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The Athens Central Market:

The Athens central market is a place where they sell any type of food from Greece. It’s an open market similar to a farmers market, which we visited on a Wednesday. During my time there I saw they sold lots of types of fresh fish, octopus and calamari, beef, skinned goats, cow heads, tongues, seeds, olives, olive oil, grains, flour, desserts, fruits, any type of nuts, seasonings, and the list goes on. Some of the things mentioned were sold separately from each other, like for example fish and sea animals in general were sold in one section alone, and any type of meat or fruit had one section alone as well. As for the other, the remaining are sold in the same section, but on different stands.

Feta Cheese Producer:

The trip to the dairy place was about a little more than an hour away from the winery, which I’ll talk about after this. When we got there we were greeted by a woman, who introduced herself as the owner, then her sister, and finally the daughter of the owner. They had seats gathered in a semi-circle around the shade of a tree for us to be seated while they prepared amazing food made from their own place. They had spinach and cheese pies, a variety of cheese (my favorite was the truffle cheese), an amazing tzatziki sauce and more. Before eating the owner gave us a talk about the place and how it came to be, which in short was basically by generations of family members that take care of the land, and after explaining to us that the food they were preparing was fresh and all made with their dairy products, even the cheeses, she then proceeded to explain how they use every part of the milk. In simple terms and from what I could hear, thay start by boiling the milk, they conserve it and check that it’s okay to consume and after that they can make yogurt, the amazing truffle cheese, and they use the whey, a watery leftover that is full of protein that can be used for desserts, and other things. It was a really nice experience with great food.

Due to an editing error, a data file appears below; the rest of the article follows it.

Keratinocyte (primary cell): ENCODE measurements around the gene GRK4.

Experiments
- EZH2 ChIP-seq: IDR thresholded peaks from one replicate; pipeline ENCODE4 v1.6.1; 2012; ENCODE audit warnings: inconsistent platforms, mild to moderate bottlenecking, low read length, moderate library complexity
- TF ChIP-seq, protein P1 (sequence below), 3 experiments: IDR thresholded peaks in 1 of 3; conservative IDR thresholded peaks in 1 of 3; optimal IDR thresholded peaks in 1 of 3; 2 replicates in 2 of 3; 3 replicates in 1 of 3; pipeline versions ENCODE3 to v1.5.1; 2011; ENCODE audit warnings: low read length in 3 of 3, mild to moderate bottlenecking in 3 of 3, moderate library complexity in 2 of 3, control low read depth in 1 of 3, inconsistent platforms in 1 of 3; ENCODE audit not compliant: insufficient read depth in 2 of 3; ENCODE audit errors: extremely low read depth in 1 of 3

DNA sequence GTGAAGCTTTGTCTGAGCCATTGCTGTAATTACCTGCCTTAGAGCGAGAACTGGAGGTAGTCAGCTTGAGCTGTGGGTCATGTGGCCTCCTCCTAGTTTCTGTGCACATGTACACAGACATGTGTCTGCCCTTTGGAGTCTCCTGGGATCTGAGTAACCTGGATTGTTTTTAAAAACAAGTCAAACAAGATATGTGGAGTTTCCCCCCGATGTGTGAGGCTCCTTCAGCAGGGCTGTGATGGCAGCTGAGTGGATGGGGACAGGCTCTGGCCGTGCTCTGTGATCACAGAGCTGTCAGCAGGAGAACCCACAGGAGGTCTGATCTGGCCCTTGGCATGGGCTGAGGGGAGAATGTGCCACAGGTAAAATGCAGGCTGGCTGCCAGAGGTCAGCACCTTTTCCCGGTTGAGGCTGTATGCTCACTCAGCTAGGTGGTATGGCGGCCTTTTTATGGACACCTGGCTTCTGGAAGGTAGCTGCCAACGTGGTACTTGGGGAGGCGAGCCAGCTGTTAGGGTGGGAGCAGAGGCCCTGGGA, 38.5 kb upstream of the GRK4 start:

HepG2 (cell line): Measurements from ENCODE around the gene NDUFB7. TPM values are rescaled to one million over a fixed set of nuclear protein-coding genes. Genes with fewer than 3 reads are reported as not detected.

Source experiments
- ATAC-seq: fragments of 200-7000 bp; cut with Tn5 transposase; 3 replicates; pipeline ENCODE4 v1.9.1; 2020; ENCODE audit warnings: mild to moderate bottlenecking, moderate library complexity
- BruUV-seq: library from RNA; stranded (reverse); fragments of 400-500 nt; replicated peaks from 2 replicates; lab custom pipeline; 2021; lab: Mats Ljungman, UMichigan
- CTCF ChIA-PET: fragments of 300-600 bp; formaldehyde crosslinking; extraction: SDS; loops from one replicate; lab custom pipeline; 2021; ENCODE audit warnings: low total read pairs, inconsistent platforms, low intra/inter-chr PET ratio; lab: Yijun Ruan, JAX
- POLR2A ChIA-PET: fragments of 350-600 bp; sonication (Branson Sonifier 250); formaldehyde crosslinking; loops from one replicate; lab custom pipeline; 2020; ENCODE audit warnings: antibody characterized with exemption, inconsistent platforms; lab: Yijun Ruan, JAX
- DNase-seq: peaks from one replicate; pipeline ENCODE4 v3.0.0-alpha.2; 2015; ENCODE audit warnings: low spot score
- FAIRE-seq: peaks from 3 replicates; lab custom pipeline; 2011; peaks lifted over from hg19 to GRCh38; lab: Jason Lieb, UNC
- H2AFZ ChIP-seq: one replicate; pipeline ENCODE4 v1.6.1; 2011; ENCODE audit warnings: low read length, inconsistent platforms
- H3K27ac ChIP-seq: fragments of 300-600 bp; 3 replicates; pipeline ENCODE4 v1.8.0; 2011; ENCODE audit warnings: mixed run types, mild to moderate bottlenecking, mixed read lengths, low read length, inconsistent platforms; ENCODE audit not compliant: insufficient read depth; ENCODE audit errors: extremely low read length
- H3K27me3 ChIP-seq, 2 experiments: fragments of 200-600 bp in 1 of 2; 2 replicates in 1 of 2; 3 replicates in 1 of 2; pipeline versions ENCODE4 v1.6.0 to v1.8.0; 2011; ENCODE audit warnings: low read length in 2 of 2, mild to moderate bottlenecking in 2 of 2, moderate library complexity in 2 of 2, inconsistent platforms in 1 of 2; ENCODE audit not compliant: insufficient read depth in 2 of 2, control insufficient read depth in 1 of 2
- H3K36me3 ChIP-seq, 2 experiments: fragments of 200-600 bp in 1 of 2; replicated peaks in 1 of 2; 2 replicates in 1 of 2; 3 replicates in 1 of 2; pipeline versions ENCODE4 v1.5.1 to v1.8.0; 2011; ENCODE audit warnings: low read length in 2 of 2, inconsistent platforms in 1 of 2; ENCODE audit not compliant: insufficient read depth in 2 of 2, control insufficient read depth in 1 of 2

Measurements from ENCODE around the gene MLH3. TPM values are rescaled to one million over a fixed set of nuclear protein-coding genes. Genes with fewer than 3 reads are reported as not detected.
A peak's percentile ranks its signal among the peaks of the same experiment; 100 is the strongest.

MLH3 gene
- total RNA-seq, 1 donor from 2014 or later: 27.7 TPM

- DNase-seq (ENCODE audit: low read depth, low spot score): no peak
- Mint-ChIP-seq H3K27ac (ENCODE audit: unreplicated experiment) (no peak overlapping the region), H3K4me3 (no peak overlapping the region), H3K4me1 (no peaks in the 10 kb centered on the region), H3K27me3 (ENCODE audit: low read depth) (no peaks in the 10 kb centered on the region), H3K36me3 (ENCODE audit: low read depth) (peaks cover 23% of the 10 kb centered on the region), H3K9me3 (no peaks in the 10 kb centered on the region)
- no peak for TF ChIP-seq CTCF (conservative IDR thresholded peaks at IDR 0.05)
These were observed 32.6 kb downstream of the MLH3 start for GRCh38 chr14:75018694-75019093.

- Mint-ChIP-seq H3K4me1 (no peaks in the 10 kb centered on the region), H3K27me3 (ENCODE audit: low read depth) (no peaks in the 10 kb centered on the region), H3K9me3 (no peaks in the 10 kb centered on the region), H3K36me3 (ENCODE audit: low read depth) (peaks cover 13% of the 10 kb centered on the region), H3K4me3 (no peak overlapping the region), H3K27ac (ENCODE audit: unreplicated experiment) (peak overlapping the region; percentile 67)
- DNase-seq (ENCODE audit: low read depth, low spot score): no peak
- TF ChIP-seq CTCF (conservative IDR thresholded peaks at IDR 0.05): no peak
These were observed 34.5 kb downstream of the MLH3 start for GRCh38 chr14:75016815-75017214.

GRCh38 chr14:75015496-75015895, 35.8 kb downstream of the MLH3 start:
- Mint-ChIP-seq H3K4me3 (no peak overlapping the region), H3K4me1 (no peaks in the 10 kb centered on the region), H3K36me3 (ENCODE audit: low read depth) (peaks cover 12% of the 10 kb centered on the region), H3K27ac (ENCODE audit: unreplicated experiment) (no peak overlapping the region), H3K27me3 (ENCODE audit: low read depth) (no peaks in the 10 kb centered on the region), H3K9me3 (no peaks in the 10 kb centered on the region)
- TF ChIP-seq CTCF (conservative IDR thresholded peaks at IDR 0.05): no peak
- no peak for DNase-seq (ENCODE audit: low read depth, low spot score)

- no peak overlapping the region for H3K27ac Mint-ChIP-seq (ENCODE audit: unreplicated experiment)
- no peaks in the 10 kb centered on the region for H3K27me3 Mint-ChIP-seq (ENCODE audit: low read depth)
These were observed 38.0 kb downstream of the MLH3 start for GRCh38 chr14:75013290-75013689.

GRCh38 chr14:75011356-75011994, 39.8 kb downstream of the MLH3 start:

The winery was really far away, we had a 2-hour-trip approximately to the place from Athens. In the place two women were waiting for us, and they showed us the premises for the process of production, labeling and distribution of the wine. They showed us the landscape where the grapes grow, and told us the story of the land and why the owner chose the location for the vines, which in short was that the land is placed near a hill that makes the wine better than the average. Afterwards they showed us the process to make the wine, which starts with the grape crusher, which then is filtered and put into the tanks where the wine is made and preserved. After this they showed us the station where they pour the wine into the bottles, or the barrels if it’s a red wine, for white and rose wines they print labels with the year it was made, alcohol percentage, place of origin, the type of wine, and other required information that is needed to sell it commercially. The barrels they use to preserve red wine are french barrels, and the corks have three different materials that go from portugal oak cork, leftover wood cork and cheap corks from other tree types. The wines we tasted were rose, white and red, and they make only those three in the winery.

Reflect on previous days and things you may have forgotten:

When I think about previous days of the trip I mostly think about the day we went to Delphi. It had an amazing view of the mountains and a lake nearby one of the small towns we visited. Delphi was one of the most attractive places I’ve seen on this trip, and I love the fact that you can ski there during the winter, even though it’s almost 95 degrees Fahrenheit every day. Another day that I remember now is the 24th when we had to travel to a ghost town, where there was no place open, and so we had to go to a gas station to eat something.

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